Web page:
Aside from preserving Vigan’s ancestral houses, the people of Vigan also struggle to continue with the traditional way of making burnay or unglazed earthen jars, an industry that survived hundreds of years since the Spanish colonial era.
The burnay is made of clay mashed by carabaos (water buffaloes) and mixed with sand. Unfortunately, the more convenient electric kilns are displacing nowadays the dragon kilns where the burnay jars are baked, leading to the slow demise of a centuries-old tradition in Vigan
The burnay jars have small openings while those with bigger mouths are called wangging. In the early years, the burnay, also called tapayan or banga, was used for storage of water, rice grains, basi (sugarcane wine) and condiments like salt and bagoong (fish paste).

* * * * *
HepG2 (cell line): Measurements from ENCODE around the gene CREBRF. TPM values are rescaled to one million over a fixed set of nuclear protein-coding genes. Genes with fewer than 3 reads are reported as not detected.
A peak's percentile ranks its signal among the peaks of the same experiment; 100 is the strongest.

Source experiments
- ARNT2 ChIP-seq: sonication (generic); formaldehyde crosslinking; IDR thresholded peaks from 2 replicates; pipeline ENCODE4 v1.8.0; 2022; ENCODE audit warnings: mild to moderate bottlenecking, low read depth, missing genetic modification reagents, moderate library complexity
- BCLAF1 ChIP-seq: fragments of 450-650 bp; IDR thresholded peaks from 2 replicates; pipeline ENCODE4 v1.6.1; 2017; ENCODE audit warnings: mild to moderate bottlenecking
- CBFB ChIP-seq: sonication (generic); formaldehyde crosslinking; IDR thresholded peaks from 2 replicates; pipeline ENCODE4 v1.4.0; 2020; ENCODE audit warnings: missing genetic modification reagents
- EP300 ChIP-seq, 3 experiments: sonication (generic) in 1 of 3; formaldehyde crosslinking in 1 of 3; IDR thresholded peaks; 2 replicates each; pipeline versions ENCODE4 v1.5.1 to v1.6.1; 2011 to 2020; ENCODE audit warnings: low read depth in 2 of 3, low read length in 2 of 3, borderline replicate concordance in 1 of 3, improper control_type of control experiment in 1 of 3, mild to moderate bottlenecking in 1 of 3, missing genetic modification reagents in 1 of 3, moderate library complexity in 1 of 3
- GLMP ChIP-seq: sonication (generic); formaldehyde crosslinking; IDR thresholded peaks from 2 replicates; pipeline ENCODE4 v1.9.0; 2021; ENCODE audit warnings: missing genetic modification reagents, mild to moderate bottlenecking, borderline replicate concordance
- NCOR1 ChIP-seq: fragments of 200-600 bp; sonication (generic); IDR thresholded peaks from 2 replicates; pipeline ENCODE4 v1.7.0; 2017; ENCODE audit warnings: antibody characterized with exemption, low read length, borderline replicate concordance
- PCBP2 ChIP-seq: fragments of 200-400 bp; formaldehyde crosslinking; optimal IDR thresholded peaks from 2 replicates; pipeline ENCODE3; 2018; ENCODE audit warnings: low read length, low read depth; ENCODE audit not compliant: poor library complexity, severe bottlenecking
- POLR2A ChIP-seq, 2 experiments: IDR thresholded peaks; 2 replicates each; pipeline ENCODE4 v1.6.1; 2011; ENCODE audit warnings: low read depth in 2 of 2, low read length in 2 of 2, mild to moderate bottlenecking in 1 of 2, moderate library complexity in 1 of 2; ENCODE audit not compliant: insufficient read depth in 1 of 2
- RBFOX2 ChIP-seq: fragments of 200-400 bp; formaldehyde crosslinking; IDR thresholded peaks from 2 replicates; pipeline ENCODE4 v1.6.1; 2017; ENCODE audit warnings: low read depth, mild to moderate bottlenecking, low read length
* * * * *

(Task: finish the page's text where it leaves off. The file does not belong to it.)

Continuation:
Burnay jars are also used to ferment vinegar that comes from the sweet sap of the Arenga Pinnata, a sugar palm tree more commonly known as “kaong.” According to locals, Arengga vinegar tastes better if stored in burnay jars than in plastic or metal containers.
Long live the burnay tradition!